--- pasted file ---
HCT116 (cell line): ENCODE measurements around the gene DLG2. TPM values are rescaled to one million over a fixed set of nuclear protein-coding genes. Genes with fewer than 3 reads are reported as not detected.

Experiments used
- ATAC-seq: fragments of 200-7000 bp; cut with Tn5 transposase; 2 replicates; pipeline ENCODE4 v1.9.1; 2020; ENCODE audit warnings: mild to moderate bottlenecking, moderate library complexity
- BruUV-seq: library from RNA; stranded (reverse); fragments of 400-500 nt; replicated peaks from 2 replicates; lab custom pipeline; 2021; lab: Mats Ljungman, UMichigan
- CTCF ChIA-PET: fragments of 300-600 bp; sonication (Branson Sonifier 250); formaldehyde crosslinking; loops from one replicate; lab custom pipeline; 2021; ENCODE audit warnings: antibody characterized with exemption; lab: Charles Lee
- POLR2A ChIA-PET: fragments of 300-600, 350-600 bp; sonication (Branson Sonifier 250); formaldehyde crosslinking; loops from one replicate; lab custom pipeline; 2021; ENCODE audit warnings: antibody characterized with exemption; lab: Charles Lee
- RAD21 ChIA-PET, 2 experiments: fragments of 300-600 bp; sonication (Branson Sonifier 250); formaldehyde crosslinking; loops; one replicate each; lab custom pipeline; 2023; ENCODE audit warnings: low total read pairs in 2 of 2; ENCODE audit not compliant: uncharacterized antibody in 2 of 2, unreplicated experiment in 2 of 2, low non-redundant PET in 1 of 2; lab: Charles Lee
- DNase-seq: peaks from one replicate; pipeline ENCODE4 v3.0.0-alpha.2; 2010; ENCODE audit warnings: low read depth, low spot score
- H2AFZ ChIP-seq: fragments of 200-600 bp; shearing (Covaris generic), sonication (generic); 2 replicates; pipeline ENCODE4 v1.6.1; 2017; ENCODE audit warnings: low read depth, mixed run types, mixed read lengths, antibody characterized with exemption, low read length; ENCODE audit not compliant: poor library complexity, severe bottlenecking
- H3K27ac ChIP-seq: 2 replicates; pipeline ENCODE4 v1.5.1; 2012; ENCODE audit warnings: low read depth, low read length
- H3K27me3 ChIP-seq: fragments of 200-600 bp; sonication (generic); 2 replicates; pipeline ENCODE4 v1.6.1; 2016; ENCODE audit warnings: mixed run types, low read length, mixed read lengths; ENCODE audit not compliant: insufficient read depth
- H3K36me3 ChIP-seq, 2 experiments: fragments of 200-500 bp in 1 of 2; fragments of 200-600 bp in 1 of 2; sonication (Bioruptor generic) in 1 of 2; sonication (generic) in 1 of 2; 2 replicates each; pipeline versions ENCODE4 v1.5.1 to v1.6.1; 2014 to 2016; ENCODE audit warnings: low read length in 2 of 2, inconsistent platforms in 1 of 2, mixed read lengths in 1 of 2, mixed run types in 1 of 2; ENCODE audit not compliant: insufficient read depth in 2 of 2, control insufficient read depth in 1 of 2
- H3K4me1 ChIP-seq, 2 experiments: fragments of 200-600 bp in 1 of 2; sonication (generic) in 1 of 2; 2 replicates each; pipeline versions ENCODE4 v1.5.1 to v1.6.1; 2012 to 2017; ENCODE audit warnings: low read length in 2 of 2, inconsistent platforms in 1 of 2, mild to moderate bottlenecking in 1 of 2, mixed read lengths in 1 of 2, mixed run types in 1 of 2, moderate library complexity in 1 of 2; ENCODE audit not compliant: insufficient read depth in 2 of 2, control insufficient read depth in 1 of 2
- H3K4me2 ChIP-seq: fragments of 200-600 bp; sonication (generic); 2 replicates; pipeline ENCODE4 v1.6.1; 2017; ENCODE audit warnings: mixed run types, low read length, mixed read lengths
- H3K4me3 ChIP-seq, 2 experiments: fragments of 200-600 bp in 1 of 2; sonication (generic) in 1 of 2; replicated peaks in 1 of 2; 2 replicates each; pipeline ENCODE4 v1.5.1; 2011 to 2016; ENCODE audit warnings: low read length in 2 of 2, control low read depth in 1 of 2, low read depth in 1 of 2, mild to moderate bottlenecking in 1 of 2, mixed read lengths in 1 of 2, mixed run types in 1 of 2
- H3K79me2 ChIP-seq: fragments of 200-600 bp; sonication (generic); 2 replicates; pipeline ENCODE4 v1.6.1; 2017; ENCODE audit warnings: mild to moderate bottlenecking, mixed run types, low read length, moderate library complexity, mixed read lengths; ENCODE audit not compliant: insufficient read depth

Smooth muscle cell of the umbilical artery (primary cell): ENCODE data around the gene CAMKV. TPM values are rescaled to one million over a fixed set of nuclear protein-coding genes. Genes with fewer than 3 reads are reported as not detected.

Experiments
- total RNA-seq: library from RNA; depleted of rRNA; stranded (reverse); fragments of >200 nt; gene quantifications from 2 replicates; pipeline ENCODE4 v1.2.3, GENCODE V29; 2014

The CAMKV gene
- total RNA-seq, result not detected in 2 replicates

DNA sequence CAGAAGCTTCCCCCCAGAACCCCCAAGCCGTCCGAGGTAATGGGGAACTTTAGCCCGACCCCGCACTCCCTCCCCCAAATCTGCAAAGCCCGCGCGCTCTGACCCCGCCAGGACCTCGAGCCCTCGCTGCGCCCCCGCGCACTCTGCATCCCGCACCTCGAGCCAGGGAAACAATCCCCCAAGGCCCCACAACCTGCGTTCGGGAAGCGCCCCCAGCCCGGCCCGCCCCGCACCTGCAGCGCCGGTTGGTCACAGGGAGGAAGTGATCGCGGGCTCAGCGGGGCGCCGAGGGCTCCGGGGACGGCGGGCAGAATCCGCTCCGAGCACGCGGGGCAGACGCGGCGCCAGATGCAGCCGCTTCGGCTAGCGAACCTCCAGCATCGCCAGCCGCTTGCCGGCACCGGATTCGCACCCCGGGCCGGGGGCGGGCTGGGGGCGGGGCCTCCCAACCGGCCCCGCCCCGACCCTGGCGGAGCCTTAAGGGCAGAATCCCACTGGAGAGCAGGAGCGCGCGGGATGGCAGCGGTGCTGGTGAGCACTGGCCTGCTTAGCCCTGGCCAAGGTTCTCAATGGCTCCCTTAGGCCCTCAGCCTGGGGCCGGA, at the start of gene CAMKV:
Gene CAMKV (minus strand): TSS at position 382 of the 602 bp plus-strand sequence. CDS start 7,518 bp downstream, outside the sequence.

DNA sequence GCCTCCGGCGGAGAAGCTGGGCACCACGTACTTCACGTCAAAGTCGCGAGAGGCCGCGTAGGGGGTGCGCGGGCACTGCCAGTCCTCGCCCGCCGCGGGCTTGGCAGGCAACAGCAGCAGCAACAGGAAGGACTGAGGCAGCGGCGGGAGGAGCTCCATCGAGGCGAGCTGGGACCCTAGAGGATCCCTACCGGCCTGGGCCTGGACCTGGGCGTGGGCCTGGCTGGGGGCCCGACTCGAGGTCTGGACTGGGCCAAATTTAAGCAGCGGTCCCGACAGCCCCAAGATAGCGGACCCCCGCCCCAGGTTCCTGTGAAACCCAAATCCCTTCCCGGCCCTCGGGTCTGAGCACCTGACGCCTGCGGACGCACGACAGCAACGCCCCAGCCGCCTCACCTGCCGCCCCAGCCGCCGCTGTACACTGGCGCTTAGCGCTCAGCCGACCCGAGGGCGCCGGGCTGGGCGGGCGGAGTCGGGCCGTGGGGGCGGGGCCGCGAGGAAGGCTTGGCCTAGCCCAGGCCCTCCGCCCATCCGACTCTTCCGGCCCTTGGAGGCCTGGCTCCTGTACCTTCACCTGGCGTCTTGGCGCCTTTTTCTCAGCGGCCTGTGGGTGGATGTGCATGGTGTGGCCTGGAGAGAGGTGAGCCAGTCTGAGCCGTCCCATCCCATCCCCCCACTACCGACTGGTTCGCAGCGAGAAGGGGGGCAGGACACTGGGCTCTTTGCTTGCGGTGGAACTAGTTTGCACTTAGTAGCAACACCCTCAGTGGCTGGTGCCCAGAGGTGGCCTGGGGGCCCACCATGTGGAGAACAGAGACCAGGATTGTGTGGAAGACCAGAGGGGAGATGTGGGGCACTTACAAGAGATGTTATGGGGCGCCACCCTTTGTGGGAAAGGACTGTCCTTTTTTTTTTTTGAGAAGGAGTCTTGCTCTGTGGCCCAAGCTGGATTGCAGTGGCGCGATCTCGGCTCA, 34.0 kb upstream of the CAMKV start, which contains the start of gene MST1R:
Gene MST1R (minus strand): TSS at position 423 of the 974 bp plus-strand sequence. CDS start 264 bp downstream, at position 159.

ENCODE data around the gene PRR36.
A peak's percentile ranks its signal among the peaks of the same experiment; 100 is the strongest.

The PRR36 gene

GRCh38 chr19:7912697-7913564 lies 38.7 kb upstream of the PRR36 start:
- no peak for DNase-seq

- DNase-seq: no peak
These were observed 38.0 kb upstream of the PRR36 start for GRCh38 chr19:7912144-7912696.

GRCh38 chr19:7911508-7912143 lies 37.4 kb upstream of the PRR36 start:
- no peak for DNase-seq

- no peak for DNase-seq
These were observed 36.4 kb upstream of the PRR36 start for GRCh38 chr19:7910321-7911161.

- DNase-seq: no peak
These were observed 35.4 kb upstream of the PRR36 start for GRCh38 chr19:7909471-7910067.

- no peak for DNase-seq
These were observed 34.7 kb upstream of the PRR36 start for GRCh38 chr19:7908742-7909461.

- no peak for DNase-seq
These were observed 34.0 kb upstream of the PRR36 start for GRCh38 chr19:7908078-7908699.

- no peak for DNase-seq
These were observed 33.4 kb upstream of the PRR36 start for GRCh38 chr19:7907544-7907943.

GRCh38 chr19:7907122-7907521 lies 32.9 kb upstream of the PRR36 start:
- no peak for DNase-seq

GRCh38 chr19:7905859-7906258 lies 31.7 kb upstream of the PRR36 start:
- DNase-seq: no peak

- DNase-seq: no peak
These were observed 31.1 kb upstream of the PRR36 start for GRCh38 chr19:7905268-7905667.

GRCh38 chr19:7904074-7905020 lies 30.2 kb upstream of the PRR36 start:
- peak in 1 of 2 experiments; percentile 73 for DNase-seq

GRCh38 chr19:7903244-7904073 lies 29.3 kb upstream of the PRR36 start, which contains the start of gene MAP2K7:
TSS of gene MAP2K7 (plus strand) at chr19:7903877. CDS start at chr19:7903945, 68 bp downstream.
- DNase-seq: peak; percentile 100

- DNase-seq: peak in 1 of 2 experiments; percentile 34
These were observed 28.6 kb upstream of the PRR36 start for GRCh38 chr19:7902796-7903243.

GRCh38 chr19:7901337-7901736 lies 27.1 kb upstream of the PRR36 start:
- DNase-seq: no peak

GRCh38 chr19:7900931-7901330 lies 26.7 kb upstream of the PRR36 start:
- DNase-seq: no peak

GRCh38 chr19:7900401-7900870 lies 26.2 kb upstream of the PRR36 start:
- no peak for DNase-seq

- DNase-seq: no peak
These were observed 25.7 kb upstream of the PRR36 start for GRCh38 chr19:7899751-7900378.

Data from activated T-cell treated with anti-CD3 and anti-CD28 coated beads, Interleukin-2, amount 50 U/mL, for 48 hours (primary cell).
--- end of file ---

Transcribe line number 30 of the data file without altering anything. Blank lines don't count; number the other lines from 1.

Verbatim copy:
- no peak for DNase-seq